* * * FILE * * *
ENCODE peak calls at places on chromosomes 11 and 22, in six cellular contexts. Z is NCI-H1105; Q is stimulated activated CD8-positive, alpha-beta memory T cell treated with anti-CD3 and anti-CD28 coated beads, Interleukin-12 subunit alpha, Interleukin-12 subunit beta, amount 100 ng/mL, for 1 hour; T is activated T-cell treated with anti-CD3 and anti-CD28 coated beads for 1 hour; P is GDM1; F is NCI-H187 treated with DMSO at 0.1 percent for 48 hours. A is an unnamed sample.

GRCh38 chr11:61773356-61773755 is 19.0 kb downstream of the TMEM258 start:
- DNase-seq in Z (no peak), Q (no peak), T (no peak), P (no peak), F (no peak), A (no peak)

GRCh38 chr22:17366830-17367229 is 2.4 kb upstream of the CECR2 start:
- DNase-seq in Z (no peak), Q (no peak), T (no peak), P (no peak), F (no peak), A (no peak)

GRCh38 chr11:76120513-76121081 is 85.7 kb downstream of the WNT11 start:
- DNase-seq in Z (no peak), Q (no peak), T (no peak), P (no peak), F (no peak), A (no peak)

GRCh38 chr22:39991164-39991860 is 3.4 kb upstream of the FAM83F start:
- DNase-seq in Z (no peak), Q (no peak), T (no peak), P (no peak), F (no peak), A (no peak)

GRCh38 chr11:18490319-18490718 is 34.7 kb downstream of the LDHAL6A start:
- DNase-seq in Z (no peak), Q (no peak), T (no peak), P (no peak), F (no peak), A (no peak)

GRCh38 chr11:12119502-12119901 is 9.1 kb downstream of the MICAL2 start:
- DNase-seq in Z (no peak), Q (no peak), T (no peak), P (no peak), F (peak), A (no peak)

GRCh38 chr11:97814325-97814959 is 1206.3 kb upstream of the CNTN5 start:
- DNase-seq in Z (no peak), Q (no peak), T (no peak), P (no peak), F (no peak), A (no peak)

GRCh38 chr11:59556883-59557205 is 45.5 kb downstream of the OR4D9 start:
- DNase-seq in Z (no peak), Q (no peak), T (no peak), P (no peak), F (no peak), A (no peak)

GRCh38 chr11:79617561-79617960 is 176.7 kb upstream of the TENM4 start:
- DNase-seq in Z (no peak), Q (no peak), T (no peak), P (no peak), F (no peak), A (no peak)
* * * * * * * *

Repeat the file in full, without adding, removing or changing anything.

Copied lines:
ENCODE peak calls at places on chromosomes 11 and 22, in six cellular contexts. Z is NCI-H1105; Q is stimulated activated CD8-positive, alpha-beta memory T cell treated with anti-CD3 and anti-CD28 coated beads, Interleukin-12 subunit alpha, Interleukin-12 subunit beta, amount 100 ng/mL, for 1 hour; T is activated T-cell treated with anti-CD3 and anti-CD28 coated beads for 1 hour; P is GDM1; F is NCI-H187 treated with DMSO at 0.1 percent for 48 hours. A is an unnamed sample.

GRCh38 chr11:61773356-61773755 is 19.0 kb downstream of the TMEM258 start:
- DNase-seq in Z (no peak), Q (no peak), T (no peak), P (no peak), F (no peak), A (no peak)

GRCh38 chr22:17366830-17367229 is 2.4 kb upstream of the CECR2 start:
- DNase-seq in Z (no peak), Q (no peak), T (no peak), P (no peak), F (no peak), A (no peak)

GRCh38 chr11:76120513-76121081 is 85.7 kb downstream of the WNT11 start:
- DNase-seq in Z (no peak), Q (no peak), T (no peak), P (no peak), F (no peak), A (no peak)

GRCh38 chr22:39991164-39991860 is 3.4 kb upstream of the FAM83F start:
- DNase-seq in Z (no peak), Q (no peak), T (no peak), P (no peak), F (no peak), A (no peak)

GRCh38 chr11:18490319-18490718 is 34.7 kb downstream of the LDHAL6A start:
- DNase-seq in Z (no peak), Q (no peak), T (no peak), P (no peak), F (no peak), A (no peak)

GRCh38 chr11:12119502-12119901 is 9.1 kb downstream of the MICAL2 start:
- DNase-seq in Z (no peak), Q (no peak), T (no peak), P (no peak), F (peak), A (no peak)

GRCh38 chr11:97814325-97814959 is 1206.3 kb upstream of the CNTN5 start:
- DNase-seq in Z (no peak), Q (no peak), T (no peak), P (no peak), F (no peak), A (no peak)

GRCh38 chr11:59556883-59557205 is 45.5 kb downstream of the OR4D9 start:
- DNase-seq in Z (no peak), Q (no peak), T (no peak), P (no peak), F (no peak), A (no peak)

GRCh38 chr11:79617561-79617960 is 176.7 kb upstream of the TENM4 start:
- DNase-seq in Z (no peak), Q (no peak), T (no peak), P (no peak), F (no peak), A (no peak)